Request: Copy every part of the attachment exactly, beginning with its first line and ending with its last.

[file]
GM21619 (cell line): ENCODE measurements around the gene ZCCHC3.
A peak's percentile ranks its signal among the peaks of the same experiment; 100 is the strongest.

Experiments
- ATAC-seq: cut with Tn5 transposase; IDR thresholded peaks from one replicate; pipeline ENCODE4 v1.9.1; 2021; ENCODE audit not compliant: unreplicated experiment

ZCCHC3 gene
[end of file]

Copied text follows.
GM21619 (cell line): ENCODE measurements around the gene ZCCHC3.
A peak's percentile ranks its signal among the peaks of the same experiment; 100 is the strongest.

Experiments
- ATAC-seq: cut with Tn5 transposase; IDR thresholded peaks from one replicate; pipeline ENCODE4 v1.9.1; 2021; ENCODE audit not compliant: unreplicated experiment

ZCCHC3 gene